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US Std Precision

Discussion in 'Pickups & Electronics [BG]' started by Cosmo_Smallpiece, Aug 12, 2000.

  1. Hi,
    Any help would be appreciated. I've got a 1996 US Std Precision. While I prefer the sound of a Precision to other basses I still have niggles with the sound. In particular I can't get an even tone across the strings.I realise this is partly an inherent problem with P's (bolt on neck, split p/up) but other players don't seem to have this problem.
    Should p/up hieght be even across all four strings? I've seen every combination of p/up hieghts on other basses and never really figured out which is correct. Or would new bridge or p/ups help?

    Many thanks in advance
  2. DaveB


    Mar 29, 2000
    Toronto Ontario
    I had that problem with my J Bass, which is a '97 MIA.I changed pickups and that helped quite a bit ( went to Bartolini's.) But it did not completely take care of the problem. Some experimental tweaking of pickup height was also needed and it is now pretty consistent across the strings.Not as consistent as my '75 P (original pickups) but enough so that it is not a problem.
    BTW, my J is a light ash body.Is your P light ash by chance???
  3. Hi Dave,

    This might be a stupid question but how do you tell what the body is made of?

    I have fitted some EMGs to in the last few days which has helped but maybe I'm being too nitpicky. Obviously the fact that one half of the p/u is closer to the bridge will affect it. Perhaps I should accept that it is an inherent Fender/bolt-on problem. I had a 77P which was a hell of a lot worse.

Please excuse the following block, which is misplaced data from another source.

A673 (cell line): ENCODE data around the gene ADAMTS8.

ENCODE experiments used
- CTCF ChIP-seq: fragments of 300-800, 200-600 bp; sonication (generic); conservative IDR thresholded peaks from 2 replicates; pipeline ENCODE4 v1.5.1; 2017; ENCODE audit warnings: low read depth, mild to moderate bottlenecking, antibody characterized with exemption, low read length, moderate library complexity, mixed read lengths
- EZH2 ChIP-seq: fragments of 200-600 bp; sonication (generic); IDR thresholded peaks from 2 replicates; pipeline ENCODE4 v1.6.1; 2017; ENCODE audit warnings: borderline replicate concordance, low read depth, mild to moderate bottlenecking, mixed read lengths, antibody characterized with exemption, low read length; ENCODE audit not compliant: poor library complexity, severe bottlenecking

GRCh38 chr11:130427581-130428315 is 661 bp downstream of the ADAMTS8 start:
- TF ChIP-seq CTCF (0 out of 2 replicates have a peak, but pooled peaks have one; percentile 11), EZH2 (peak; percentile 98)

Thanks for getting back
  4. biscuit


    Mar 6, 2000
    Virginia, USA
    I have the same problem with my basses. I am thinking about reversing my P-bass pickup so the bass side is closer to the bridge. I don't know if this will fix the problem but Leland Sklar did it to his bass and he sounds great on all the recordings I have heard.
  5. The fact that the treble side is a mite closer to bridge does not significantly affect the sound. Balanace is contolled by the distance of the PU from the stings. the P bass split PU is one of the most flexible there is from this point of view. Experiment.

    I have a 96 P bass too. I recently changed from Thomastýk Infeld to D'addario Slowounds, which I am experimenting with. And gues what. I had to adjust the PU to get a good balance...

    The fact that the bass has a bolt on neck does not affect balance in any way.

  6. biscuit


    Mar 6, 2000
    Virginia, USA
    I would disagree. The pickup height would affect each string's relative volume but not the tonal balance between the strings. The E and A strings tend to sound darker and the D and G strings sound brighter. This is usually very evident when you compare an E fretted at the 7th fret on the A string with an E fretted at the 2nd fret on the D string.
  7. You are right. I didn't read the post properly.

    True, but that's string thickness to a great extent...
  8. I probably didn't make it entirely clear what I meant. The main effect I'm describing is that when playing with a drummer and guitarist, if I go from the E to the A the bass sound just drops out relative to the guitar and drums. Obviously it is worse on the D and G.
  9. Then, Andy, it is quite possible tha I gave you the 'right' answer accidently!! :) The PU should hump up in the mniddle to follow the camber of the strings...if your A is lower in volume than the E, raise the PU...

    Or have I misunderstood yet again.....


  10. Hi,
    No you haven't. I'll give it a try.

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